Hot on the heels of his ANNIE HALL success, Woody Allen poured all of his energy into another romantic comedy starring Diane Keaton. MANHATTAN was nominated for two Academy Awards and secured Allen’s position as a force to be reckoned with in the film making industry.
Isaac Davis (Allen) is a comedy writer who is determined to give up his job to write a book. His best friend is Yale (Michael Murphy) who is both happily married and happily seeing a vivacious woman on the side (Diane Keaton). Any traditional romantic comedy would have our hero encourage his best friend to choose between the women in his life, but Isaac is not in the position to offer romantic advice. He’s 42-years-old dating a girl in high school. Life imitating art anyone?
When Isaac finally meets the mistress Mary, he’s put off by her snobbery. After running into her again at a fundraiser, he finds that arguing with this woman is extremely more fulfilling than entertaining the 17-year-old Tracy (Mariel Hemingway). A friendship is quickly formed after a night of dog walking by the Queensboro Bridge. To Isaac’s surprise, Yale breaks up with Mary to save his marriage and suggests that he ask her out. The relationship grows and Isaac suggests to his adolescent love that she find someone her own age to date. Everyone’s happy, right? Of course not. Yale still loves Mary. Mary still loves Yale. Isaac is dumped and runs back to the face he can’t forget…Tracy.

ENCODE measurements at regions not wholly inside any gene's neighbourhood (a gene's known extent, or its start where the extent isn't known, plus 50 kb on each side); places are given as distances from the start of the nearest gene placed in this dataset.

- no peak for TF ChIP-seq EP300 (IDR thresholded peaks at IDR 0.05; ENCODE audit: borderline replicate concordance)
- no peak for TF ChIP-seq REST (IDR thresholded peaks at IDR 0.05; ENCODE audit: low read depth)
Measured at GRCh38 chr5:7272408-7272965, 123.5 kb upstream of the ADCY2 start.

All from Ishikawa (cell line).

I had the opportunity to review ANNIE HALL and MANHATTAN in the same week. I watched them less than 24-hours apart. It was extremely difficult for me not to constantly compare the two movies and get the plots mixed up. The characters seem to suffer from the same problems, but with different names. Quirky weird guy with sexual issues, a tendency to self loathe and a propensity for Jewish fodder? Check. Younger woman idealizing said weird guy? Check. Stylized Wood Allen quick whit banter? Check.
The one character I haven’t mentioned is the one character that breathes a different life into this Allen film. And that character is Manhattan herself. Allen’s decision to shoot in black and white makes the city timeless. And folding in works by George Gershwin was absolutely brilliant. The opening montage of images of Manhattan accompanied by “Rhapsody in Blue” set the stage beautifully, including the opening lines: “He adored New York. He romanticized it all out of proportion.” That’s MANHATTAN in a nut shell.
Video: 1080p High Definition: Again, the decision to shoot in black and white was a smart one. The iconic Queensboro Bridge scene was particularly beautiful.
Audio: DTS-HD Master Audio: The Gershwin soundtrack added so much richness and texture to the film. Another smart choice.